Nantaror may refer to the Aare valley (containing as first element nanto– “deep valley with a stream/river”), and Dobnoredo seems to be an epitheton of Gobano, maybe composed of dubno– “world” (Old Irish dumhan (Modern Irish domhan, c.f. Dumnorix, Donald (Gaelic Domhnall) and rēdo- “travel” (Old Irish riad), or rēdā “chariot” i.e. “world-traveler” or “world charioteer”, so that the inscription roughly means “to Gobannus, the world-traveller, dedicated by the people of Brennoduron in the Arura valley”
Gobannos the Demigod
These four words indicate that Gobannos walked the earth as either a mere mortal or as a demigod. The story of the demigod is not uncommon in myth and legend, as they are usually a bridge between humans and the divine. Demigods are typically seen as heroes, defeating monsters that normal people cannot. Heracles (Hercules) is probably the most famous of the heroic Demi-Gods.
But demigods are also known for assisting mankind with cultural progression and invention. Figures like Maui, from Polynesian legend, would use his strength and skills to bend nature itself to aid humans; fishing islands from the sea, lifting the sky, and even binding the sun to lengthen the days. Väinämöinen, from the Finnish Kalevala, used his magical singing to aid in his adventures, usually to the benefit of the people of Kaleva, which includes helping create the Sampo, a device or artifact that gave the owner unlimited wealth and prosperity.
The Greeks, famously, had many demigods in their mythology. Not all were the heroic type like Perseus, Theseus, Heracles, Achilles, etc. Lesser known demigods became teachers, poets, artists, kings and queens. Rome was no different as their foundation stories included demigods as do various myths and sagas of the Norse world.
Of course, they appear all across the Celtic landscape as well. Since demigods standout as being of two worlds, the mundane and the divine, they are almost always assisting and protecting humanity and are rewarded with full Godhood. Again, Heracles is the most famous story of a demigod becoming worthy of devotion after dead. Hero veneration is a very common practice across the world.
Doctors have been venerated and revered as Gods of healing and medicine, warriors have been honored as Gods of war and protection. It is believed that many of the Gods and Goddesses of the various tribes of Gaul were once mortal men and women. Gods like Taranis, Cernunnos, Sucellos, Rosmertâ, Lugus, Eponâ are found in many tribes and can be considered “universal” while each tribe has local or regional deites that are only found within individual tribes. Arduinna, Nodens, Artio are such examples.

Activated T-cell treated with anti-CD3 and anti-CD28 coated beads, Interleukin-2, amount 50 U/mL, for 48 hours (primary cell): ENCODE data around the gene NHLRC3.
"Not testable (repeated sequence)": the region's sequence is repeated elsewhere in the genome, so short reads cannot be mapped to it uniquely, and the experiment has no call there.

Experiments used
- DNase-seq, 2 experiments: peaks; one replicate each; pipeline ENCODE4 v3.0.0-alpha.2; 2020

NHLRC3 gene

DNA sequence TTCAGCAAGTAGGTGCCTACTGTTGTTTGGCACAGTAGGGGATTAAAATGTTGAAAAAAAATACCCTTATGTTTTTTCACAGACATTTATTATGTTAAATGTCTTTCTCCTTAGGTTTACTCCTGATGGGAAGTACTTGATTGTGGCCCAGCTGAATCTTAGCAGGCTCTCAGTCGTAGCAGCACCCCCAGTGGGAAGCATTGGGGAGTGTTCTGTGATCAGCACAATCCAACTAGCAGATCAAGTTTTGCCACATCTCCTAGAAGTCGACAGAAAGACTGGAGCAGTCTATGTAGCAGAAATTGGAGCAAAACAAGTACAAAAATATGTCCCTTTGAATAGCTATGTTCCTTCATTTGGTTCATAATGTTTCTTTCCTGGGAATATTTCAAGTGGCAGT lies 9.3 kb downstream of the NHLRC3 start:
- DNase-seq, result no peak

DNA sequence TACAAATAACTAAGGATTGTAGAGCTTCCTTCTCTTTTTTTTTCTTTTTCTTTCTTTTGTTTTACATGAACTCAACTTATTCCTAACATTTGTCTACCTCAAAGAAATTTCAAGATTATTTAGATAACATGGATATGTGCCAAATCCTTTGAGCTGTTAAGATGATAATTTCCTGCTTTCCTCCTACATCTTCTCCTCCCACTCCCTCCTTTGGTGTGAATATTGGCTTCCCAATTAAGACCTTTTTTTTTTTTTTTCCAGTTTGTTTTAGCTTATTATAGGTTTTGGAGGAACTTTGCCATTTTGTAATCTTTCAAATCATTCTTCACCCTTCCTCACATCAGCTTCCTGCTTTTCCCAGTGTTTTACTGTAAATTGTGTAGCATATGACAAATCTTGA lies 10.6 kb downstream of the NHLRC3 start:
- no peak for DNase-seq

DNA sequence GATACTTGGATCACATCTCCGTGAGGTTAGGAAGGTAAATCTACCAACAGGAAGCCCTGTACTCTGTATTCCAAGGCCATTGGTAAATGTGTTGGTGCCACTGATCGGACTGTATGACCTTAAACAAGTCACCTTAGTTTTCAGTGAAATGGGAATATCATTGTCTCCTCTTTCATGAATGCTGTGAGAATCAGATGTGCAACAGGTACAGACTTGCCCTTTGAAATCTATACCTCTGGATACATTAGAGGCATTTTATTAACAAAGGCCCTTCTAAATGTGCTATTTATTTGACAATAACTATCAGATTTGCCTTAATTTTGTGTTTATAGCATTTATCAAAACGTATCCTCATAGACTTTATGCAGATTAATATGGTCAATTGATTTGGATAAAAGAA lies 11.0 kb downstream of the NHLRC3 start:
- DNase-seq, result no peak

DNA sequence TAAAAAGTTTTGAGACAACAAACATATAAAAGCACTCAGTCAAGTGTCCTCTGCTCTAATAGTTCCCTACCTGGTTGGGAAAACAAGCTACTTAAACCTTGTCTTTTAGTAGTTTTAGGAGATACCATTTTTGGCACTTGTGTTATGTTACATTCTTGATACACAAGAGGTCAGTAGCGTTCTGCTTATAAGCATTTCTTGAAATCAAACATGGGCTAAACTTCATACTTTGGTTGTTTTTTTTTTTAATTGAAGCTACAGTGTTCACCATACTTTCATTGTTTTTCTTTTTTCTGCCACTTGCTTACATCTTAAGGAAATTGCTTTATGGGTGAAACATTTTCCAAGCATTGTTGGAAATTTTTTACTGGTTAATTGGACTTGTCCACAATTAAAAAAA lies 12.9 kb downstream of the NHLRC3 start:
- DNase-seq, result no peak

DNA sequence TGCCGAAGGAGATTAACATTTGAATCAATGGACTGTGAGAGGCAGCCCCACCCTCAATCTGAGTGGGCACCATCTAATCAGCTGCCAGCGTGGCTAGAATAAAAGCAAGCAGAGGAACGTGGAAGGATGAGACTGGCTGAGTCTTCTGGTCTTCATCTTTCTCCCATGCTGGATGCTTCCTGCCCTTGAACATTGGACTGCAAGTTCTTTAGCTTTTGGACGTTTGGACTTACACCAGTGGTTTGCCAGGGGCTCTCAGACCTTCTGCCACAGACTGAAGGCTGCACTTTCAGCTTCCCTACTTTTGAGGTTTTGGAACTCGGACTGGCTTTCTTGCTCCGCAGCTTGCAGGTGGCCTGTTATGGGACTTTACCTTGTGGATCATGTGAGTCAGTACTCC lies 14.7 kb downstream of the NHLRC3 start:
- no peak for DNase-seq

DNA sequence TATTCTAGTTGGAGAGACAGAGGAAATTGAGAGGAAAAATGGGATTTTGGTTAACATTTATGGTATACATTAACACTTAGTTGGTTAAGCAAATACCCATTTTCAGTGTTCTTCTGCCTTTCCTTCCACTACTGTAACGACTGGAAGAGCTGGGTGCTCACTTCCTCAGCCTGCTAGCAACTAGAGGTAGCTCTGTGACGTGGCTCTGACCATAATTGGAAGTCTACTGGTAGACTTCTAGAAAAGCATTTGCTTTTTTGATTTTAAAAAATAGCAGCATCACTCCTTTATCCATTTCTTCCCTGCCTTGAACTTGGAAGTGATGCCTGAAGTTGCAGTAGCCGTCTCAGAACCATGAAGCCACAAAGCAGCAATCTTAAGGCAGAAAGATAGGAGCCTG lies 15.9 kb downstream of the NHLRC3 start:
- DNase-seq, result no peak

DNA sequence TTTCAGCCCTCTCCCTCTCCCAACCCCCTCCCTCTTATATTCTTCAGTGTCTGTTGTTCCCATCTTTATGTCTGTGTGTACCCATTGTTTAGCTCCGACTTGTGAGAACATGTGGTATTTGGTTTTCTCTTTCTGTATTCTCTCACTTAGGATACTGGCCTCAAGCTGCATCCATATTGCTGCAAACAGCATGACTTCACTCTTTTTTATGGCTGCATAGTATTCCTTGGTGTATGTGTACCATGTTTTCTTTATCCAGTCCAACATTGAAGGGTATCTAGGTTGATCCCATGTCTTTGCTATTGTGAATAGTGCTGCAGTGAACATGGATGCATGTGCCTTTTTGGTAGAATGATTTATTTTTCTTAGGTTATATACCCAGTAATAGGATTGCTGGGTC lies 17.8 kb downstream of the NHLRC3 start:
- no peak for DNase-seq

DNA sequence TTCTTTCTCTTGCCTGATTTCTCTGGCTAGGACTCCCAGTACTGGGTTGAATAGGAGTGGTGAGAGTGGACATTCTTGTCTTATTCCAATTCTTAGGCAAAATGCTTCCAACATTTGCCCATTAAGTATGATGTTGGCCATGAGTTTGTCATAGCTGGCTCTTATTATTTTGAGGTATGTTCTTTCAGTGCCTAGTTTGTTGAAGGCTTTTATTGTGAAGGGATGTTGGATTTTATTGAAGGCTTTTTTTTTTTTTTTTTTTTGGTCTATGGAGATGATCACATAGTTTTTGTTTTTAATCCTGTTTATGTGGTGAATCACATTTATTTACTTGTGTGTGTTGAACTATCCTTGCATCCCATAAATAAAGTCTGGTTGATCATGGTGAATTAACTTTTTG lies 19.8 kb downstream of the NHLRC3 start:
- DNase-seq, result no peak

These lesser known tribal deities could have been men and women who were noble and famous in deed enough to become exonerated as deities after death. This isn’t to devalue their status as Dêwoi and Dêwâs (Gods and Goddesses), as stated before, numerous cultures practiced veneration. A quick example is Guan Yu who was a historical figure but was venerated as a God roughly 200 years after his death. Hero veneration is something we will discuss another day.
The World Traveler
The Bern Zinc Tablet has described Gobannos as “The World Traveler” and this title tells alot about Gobannos and even could be part of a myth. Like Heracles and other demigods and heroes, Gobannos must have performed great feats to earn fame and Godhood. Seeing how the root of His name means “The Smith” from Ireland to Lithuania, we can assume that Gobannos traveled and taught the art of smithing wherever He went.
Question is, who taught Gobannos smithing and who tasked Him with giving this knowledge to the people of northern Europe? There are two possible answers. One is a Goddess who has been mentioned a number of times in these articles, Brigantiâ. Not only is She a Goddess of Mountians and Fire but She’s also associated with smithing and wisdom. It wouldn’t be a stretch to say that Brigantiâ shared the secret of smithing to Gobannos to share with mankind.